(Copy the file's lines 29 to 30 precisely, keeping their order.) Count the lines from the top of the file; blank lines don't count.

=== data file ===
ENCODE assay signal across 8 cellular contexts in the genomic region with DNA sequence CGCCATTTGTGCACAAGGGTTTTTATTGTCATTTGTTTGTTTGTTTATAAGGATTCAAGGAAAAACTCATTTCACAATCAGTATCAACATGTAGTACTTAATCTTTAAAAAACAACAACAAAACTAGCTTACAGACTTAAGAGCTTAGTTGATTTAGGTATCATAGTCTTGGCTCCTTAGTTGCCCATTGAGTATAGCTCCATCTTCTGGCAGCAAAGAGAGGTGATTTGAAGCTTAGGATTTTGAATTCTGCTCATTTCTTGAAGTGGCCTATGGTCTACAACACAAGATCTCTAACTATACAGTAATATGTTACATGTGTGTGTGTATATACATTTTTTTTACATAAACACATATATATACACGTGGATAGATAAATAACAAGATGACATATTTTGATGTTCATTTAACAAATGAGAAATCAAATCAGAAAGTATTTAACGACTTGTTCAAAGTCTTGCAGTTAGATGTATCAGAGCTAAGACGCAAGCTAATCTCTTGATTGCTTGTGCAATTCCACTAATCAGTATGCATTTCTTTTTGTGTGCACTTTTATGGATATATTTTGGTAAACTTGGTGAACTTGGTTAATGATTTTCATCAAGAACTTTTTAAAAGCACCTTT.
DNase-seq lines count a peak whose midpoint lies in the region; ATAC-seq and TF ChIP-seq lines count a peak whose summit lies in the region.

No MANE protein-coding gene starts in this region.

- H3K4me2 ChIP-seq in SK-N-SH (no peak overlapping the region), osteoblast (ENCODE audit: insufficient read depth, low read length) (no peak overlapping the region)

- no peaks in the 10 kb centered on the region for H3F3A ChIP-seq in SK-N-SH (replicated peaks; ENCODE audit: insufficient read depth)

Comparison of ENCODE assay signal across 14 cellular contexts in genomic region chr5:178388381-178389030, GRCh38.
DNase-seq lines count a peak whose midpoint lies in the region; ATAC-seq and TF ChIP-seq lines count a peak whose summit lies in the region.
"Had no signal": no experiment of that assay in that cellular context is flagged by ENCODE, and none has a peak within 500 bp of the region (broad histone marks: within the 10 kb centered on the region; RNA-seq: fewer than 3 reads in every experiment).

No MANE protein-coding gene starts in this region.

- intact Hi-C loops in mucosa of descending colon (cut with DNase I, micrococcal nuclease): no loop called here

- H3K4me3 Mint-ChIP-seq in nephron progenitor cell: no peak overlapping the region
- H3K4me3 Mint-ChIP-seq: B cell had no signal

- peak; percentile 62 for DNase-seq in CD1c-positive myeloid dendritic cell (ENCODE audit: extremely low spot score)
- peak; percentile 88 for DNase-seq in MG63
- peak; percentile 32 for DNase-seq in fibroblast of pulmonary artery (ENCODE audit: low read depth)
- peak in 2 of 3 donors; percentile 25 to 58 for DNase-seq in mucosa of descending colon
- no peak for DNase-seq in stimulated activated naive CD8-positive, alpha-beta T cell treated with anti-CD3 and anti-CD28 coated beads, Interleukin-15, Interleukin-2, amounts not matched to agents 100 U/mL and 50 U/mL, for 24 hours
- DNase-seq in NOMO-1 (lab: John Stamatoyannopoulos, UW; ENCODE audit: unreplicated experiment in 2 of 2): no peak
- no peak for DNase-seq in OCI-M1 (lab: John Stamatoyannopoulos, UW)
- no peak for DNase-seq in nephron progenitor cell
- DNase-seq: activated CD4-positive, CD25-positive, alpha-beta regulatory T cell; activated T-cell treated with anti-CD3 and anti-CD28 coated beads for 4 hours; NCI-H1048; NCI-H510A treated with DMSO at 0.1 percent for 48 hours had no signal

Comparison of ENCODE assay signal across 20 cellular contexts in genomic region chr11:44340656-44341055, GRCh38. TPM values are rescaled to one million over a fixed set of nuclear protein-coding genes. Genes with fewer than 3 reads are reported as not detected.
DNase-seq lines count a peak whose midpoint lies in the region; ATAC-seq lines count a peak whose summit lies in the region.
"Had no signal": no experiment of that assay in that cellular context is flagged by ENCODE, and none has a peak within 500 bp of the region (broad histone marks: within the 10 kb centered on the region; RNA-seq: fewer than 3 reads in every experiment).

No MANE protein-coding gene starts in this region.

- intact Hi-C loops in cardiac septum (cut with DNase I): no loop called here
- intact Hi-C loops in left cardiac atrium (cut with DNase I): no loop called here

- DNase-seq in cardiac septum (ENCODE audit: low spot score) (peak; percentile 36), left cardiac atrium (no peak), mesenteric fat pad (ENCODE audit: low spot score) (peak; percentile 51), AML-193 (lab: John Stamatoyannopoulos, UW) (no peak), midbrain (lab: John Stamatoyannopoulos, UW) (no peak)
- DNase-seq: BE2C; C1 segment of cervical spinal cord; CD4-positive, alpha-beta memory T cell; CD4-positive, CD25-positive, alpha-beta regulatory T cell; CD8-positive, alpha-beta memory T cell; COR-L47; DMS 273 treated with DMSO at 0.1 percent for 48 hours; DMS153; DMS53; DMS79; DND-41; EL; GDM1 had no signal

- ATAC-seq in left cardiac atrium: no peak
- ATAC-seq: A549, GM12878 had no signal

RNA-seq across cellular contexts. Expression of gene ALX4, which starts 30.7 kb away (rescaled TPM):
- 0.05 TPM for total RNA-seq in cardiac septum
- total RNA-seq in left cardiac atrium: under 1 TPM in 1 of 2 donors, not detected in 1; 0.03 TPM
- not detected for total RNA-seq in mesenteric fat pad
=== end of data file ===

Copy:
- DNase-seq: BE2C; C1 segment of cervical spinal cord; CD4-positive, alpha-beta memory T cell; CD4-positive, CD25-positive, alpha-beta regulatory T cell; CD8-positive, alpha-beta memory T cell; COR-L47; DMS 273 treated with DMSO at 0.1 percent for 48 hours; DMS153; DMS53; DMS79; DND-41; EL; GDM1 had no signal

- ATAC-seq in left cardiac atrium: no peak